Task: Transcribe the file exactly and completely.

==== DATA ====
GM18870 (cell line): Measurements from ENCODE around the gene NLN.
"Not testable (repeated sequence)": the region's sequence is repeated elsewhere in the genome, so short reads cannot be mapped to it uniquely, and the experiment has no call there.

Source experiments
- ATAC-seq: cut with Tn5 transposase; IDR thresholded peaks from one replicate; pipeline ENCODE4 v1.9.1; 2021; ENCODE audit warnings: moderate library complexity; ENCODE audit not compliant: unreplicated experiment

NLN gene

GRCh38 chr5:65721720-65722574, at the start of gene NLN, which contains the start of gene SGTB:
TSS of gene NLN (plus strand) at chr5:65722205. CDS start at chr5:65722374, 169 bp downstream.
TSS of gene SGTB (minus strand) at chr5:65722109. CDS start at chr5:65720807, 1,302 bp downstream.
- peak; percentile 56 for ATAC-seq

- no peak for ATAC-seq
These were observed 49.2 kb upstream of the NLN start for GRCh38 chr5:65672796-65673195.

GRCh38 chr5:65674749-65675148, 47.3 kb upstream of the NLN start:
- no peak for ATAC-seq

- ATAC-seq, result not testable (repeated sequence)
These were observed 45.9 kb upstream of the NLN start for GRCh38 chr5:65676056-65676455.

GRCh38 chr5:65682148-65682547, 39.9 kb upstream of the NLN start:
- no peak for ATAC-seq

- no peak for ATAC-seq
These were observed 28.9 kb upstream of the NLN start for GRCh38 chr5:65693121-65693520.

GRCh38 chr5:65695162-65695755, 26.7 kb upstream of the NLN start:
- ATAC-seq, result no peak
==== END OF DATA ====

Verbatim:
GM18870 (cell line): Measurements from ENCODE around the gene NLN.
"Not testable (repeated sequence)": the region's sequence is repeated elsewhere in the genome, so short reads cannot be mapped to it uniquely, and the experiment has no call there.

Source experiments
- ATAC-seq: cut with Tn5 transposase; IDR thresholded peaks from one replicate; pipeline ENCODE4 v1.9.1; 2021; ENCODE audit warnings: moderate library complexity; ENCODE audit not compliant: unreplicated experiment

NLN gene

GRCh38 chr5:65721720-65722574, at the start of gene NLN, which contains the start of gene SGTB:
TSS of gene NLN (plus strand) at chr5:65722205. CDS start at chr5:65722374, 169 bp downstream.
TSS of gene SGTB (minus strand) at chr5:65722109. CDS start at chr5:65720807, 1,302 bp downstream.
- peak; percentile 56 for ATAC-seq

- no peak for ATAC-seq
These were observed 49.2 kb upstream of the NLN start for GRCh38 chr5:65672796-65673195.

GRCh38 chr5:65674749-65675148, 47.3 kb upstream of the NLN start:
- no peak for ATAC-seq

- ATAC-seq, result not testable (repeated sequence)
These were observed 45.9 kb upstream of the NLN start for GRCh38 chr5:65676056-65676455.

GRCh38 chr5:65682148-65682547, 39.9 kb upstream of the NLN start:
- no peak for ATAC-seq

- no peak for ATAC-seq
These were observed 28.9 kb upstream of the NLN start for GRCh38 chr5:65693121-65693520.

GRCh38 chr5:65695162-65695755, 26.7 kb upstream of the NLN start:
- ATAC-seq, result no peak